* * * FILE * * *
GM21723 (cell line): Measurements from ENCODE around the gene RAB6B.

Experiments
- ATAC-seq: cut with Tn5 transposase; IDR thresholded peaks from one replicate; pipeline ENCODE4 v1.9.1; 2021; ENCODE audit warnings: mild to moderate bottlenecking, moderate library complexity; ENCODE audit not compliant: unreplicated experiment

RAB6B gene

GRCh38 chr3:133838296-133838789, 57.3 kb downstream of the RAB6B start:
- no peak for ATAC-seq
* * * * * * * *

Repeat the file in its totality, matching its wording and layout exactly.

GM21723 (cell line): Measurements from ENCODE around the gene RAB6B.

Experiments
- ATAC-seq: cut with Tn5 transposase; IDR thresholded peaks from one replicate; pipeline ENCODE4 v1.9.1; 2021; ENCODE audit warnings: mild to moderate bottlenecking, moderate library complexity; ENCODE audit not compliant: unreplicated experiment

RAB6B gene

GRCh38 chr3:133838296-133838789, 57.3 kb downstream of the RAB6B start:
- no peak for ATAC-seq